Commerce Dashboard

Go Back

Centre relaxes norms for FDI in construction

Business Standard:  October 30, 2014

New Delhi: The government has relaxed the norms for allowing foreign direct investment (FDI) in the construction development sector. It is expected the move will boost affordable housing projects and smart cities across the country.

At a Cabinet meeting chaired by Prime Minister Narendra Modi on Wednesday, the minimum built-up area required to attract FDI was reduced from 50,000 sq m to 20,000 sq m, while the capital requirement was decreased from $10 million to $5 million.

Also, an investor will now be allowed to exit on completion of the project or after three years from the date of final investment, whichever is earlier.

However, the government might allow repatriation of FDI or transfer of stake by one non-resident investor to another before completion of a project. Proposals in this regard will be considered by the Foreign Investment Promotion Board on a case-to-case basis.

The proposal was moved by the Department of Industrial Policy & Promotion, under the commerce ministry, to attract more foreign investment in the construction and real estate sectors.

According to an official statement, at least $5 million in FDI will have to be brought in within six months of the commencement of a project-the date of approval of the building/layout plan by the authority. Subsequent tranches can be brought in till 10 years from the commencement of the project or before the completion of the project, whichever is earlier.

Since 2005, 100 per cent FDI through the automatic route is allowed in this sector, which includes townships, housing, commercial premises, hotels, resorts and hospitals.

Though the cap on FDI remains unchanged, the government has clarified such investment isn't allowed in an entity engaged in, or proposing to engage in, real estate, construction of farm houses and trading in transferable development rights.

The relaxation in norms was hailed by industry. C Shekar Reddy, president of the Confederation of Real Estate Developers' Associations of India, said now, developers could get an alternative route of funding for their projects.

"The easing of foreign direct investment rules in the construction sector will surely provide a boost to the real estate sector and go a long way in fulfilling Prime Minister Narendra Modi's dream of creating smart cities across the country. The permission to sell completed projects to foreign investors will help Indian real estate developers get much-needed liquidity into the system," said Sanjay Chandra, managing director of Unitech.

DLF Executive Director Rajiv Talwar said, "Now, foreign investors will not be wary at all. With the positive announcements by the government and Reits (real estate investment trusts) coming soon, I do not think foreign players will hesitate in coming to India."

Between 2003 and 2013, the construction development sector received about $22 billion in FDI, 11 per cent of the overall FDI into the country during this period. However, since 2012, FDI inflow into the sector has slowed drastically. In 2012-13, it fell to $1.3 billion from $3.1 billion the previous year. During the first four months of this financial year, only $167 million has flowed into this sector.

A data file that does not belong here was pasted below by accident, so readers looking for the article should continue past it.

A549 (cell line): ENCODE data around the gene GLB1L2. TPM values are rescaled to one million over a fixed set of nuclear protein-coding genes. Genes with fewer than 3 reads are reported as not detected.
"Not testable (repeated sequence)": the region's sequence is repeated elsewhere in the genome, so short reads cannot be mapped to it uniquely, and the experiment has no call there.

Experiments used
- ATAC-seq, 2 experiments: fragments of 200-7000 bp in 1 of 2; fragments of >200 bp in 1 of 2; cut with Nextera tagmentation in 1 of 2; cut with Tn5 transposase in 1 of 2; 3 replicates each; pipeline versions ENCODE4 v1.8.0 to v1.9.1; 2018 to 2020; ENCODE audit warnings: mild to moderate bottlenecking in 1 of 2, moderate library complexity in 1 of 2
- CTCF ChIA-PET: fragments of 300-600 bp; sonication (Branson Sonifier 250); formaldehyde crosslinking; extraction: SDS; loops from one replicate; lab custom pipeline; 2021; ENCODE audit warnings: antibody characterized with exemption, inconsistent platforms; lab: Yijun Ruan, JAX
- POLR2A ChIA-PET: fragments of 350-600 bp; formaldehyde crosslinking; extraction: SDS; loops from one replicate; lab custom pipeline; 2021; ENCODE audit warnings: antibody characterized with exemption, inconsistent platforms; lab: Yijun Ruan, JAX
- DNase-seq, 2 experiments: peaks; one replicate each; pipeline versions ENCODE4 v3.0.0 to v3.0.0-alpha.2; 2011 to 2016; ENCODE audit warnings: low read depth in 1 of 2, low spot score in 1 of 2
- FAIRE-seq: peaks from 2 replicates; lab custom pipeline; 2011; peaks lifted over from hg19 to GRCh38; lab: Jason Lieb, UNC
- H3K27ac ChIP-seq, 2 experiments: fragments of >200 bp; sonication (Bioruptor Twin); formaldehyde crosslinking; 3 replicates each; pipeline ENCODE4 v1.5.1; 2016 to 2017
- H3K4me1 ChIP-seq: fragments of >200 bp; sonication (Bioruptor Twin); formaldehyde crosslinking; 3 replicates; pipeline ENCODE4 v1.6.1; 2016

Given the shortage of land and its high cost, the relaxation in norms is expected to help attract investment in new areas and encourage the development of plots for serviced housing. It would also help create affordable housing in the country and develop smart cities, the official statement said.

In case of construction development projects, a minimum floor area of 20,000 sq m will have to be developed, while for the development of serviced plots, there is no criterion on this front. The Indian entity investing in the project will only be allowed to sell plots for which trunk infrastructure, including roads, water supply, street lighting, drainage and sewerage, have been developed.

In completed projects, 100 per cent FDI under the automatic route is allowed for operation and management of townships, malls/shopping complexes and business centres.

Projects using at least 60 per cent of the floor area ratio/floor space index for units of carpet area not exceeding 60 sq m will be considered affordable housing projects. For the economically weaker category, 35 per cent of the total units should be constructed with a carpet area of 21-27 sq m. Such projects may have a mix of economically weaker section, low-income group, higher-category dwelling units and commercial units. However, servant quarters along with the main unit would not be considered units for economically weaker sections/low-income groups under an affordable housing project, the statement added.

Projects committing at least 30 per cent of the total cost for low-cost affordable housing would be exempted from the minimum built-up area and capitalisation requirements, with a three-year lock-in period, Finance Minister Arun Jaitley had said in his Budget speech for 2014-15.

Akash Gupt, executive director, PricewaterhouseCoopers India, said, "Relaxation in minimum area and capital conditions will result in increased mergers and acquisitions and private equity investment in this space due to lower risk and better returns on smaller projects. It will also result in better developments in urban centres, where space has always been a constraint, as it was difficult to develop a 50,000 sq m project."

Disclaimer: This information has been collected through secondary research and IBEF is not responsible for any errors in the same.